Friday, October 31, 2014

Equatorial Guinea's Investments In Infrastructure In Line With Imf Recommendations


The government of Equatorial Guinea has heavily invested the country’s oil revenues in its infrastructure to enhance its growth potential.

The state-of-the art Sipopo Conference Center is an example of the return on investment Equatorial Guinea has received from investing its revenues in the infrastructure sector. The West African nation has extensive experience in hosting international conferences, forums and other events. The country is quickly becoming one of the top meeting venues on the African continent.

The country’s efforts have been encouraged by the IMF, which released a report on the Regional Economic Outlook for Sub-Saharan Africa, highlighting the need for the region to develop its infrastructure sector to enhance its growth potential and promote economic diversification and structural transformation.

The report also recommended that nations invest in improving the quality of education and training and adopt legal and regulatory reforms to support the creation of jobs in the private sector. Equatorial Guinea has invested heavily in education and currently boasts the highest literacy rates among adults and youth in Africa, according to UNESCO.

Equatorial Guinea has partnered with universities in Africa, Latin America, Europe, Asia to bring professors to the country and send Equatoguinean professors abroad for training and higher education. It has research and exchange agreements with Drexel University and Texas Tech University in the United States.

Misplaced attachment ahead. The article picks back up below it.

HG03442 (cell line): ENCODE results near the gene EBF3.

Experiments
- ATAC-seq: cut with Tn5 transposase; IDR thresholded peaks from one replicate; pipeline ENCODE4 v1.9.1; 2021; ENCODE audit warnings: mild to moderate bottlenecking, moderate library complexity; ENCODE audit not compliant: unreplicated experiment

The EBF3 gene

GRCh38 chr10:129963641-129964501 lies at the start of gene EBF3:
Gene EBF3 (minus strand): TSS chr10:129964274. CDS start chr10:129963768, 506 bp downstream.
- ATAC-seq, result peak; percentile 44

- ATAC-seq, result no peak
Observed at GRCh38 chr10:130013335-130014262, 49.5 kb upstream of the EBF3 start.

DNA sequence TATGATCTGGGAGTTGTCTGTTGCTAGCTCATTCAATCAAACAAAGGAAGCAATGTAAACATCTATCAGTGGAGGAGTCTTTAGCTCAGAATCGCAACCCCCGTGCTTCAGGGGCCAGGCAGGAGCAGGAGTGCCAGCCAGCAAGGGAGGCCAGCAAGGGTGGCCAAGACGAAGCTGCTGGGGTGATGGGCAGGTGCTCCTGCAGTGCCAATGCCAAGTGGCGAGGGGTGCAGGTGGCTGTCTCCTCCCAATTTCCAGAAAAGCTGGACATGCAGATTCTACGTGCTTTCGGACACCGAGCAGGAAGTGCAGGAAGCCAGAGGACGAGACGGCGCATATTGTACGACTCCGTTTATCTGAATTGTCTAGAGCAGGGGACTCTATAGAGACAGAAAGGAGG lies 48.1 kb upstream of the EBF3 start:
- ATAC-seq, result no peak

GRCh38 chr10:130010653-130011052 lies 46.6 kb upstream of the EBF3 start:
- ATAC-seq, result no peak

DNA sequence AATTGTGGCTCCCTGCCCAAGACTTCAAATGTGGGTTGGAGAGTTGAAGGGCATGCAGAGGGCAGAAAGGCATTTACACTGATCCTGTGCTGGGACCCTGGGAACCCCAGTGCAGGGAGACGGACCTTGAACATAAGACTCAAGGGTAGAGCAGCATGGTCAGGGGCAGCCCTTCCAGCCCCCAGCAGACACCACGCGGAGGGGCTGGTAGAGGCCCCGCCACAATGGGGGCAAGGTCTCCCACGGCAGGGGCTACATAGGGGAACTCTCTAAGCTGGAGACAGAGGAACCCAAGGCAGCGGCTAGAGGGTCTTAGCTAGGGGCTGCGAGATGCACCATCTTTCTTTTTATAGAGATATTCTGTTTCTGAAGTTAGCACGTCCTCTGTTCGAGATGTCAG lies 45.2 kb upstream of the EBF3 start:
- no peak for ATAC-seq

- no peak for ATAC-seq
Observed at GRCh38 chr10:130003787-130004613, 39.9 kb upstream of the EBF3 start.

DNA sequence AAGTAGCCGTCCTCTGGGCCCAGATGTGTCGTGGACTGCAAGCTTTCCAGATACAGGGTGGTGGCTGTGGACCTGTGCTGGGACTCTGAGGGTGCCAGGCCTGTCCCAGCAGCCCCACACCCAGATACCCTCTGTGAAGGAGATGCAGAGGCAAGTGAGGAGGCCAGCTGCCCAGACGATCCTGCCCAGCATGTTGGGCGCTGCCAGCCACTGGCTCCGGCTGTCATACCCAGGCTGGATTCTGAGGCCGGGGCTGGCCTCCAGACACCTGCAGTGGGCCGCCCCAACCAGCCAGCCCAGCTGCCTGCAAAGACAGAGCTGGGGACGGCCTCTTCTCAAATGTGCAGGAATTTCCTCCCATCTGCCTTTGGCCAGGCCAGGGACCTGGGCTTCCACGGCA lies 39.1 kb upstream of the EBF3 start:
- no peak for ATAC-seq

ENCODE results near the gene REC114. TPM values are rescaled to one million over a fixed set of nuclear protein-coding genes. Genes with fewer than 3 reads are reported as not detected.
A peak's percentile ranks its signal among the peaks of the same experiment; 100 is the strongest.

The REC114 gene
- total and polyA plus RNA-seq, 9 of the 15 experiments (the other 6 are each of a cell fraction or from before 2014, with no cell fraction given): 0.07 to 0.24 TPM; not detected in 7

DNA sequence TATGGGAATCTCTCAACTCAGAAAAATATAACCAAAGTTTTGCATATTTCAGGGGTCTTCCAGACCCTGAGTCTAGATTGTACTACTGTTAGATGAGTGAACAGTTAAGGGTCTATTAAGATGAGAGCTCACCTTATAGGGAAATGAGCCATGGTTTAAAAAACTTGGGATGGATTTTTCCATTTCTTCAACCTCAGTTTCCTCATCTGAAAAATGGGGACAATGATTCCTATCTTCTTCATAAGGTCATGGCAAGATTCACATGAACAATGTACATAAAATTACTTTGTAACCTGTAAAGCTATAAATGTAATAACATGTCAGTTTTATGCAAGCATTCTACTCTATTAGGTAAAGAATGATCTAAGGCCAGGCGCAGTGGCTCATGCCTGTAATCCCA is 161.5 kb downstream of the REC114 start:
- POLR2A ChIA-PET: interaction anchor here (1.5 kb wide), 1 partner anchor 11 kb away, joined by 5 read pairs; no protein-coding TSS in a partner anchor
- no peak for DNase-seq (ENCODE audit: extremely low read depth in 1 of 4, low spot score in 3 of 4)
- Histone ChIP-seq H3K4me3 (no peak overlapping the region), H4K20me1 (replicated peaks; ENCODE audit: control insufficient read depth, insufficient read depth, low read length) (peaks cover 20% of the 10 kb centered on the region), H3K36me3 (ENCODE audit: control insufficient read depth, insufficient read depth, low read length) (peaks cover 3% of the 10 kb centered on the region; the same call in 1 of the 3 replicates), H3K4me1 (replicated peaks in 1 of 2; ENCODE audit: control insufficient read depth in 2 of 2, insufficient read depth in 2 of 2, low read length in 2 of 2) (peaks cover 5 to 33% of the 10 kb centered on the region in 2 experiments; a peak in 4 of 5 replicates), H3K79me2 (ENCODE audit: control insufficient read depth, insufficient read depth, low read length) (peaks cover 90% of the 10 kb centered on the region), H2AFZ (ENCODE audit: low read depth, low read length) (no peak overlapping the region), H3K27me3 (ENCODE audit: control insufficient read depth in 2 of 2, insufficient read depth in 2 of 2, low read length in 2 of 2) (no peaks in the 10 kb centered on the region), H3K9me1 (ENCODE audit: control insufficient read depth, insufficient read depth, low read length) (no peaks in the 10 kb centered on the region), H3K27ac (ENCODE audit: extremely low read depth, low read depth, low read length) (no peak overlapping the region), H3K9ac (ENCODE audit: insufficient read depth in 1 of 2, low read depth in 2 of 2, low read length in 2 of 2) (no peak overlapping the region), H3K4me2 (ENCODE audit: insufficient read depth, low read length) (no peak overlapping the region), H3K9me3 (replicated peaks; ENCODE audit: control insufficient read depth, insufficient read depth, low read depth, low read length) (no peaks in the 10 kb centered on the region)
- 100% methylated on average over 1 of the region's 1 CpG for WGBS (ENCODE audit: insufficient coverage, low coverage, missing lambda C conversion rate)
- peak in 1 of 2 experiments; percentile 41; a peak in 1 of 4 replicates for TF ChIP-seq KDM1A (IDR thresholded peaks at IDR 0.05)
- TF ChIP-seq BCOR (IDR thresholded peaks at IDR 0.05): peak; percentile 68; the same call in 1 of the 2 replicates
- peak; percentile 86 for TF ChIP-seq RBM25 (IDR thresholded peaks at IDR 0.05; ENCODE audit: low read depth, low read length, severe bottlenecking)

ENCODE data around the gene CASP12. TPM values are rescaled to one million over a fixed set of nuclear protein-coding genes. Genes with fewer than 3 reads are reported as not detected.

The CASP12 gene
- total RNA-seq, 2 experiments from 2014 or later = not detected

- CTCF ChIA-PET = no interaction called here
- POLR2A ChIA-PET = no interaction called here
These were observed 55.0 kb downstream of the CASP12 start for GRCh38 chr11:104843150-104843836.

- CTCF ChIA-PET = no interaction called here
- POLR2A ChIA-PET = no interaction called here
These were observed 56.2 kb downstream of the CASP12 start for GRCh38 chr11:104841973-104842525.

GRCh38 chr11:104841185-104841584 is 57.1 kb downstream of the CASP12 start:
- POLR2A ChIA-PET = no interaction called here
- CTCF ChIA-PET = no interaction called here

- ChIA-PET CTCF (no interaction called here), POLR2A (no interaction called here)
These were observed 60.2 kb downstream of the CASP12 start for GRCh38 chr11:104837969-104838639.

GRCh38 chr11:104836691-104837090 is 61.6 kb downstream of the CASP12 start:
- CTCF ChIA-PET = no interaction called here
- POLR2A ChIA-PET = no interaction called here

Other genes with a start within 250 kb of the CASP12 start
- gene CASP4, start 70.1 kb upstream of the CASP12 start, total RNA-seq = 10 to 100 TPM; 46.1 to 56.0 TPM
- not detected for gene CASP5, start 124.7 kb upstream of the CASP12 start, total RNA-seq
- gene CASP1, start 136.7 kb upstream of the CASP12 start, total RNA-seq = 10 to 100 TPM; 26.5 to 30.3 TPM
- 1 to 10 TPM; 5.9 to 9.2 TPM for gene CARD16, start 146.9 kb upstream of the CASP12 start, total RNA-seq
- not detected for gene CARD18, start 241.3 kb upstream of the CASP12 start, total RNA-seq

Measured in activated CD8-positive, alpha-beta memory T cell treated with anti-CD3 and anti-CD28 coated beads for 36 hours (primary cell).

It has heavily invested in professional training at all levels. Foreign companies doing business in the country have been encouraged to spend resources in training local employees, which has resulted in an increased employment rate. The government has made education a top priority and it’s reflected in the Horizon 2020 development plan.

The IMf report concluded with concerns that the Ebola epidemic represents a barrier to growth in Sub-Saharan Africa. The government of Equatorial Guinea has spent more than US$13 million (600 million CFAs) in recent months to fight the Ebola virus. It has taken a number of preventive measures after it formed a national commission to lead anti-Ebola efforts. Equatorial Guinea took a proactive approach to the Ebola threat as it continues to affect neighboring regions.

Equatorial Guinea has purchased special ambulances, ambulatory hospitals (tents) and thermographic cameras for airports (which will be used to detect whether an arrival has had a fever in the prior 72 hours), trained health personnel assigned to these health units, and purchased drugs for palliative treatment and laser thermometers for all the borders, among other initiatives.

President Obiang will meet soon with Central Africa Heads of State to discuss security issues and the collective efforts of the region to fight the Ebola virus.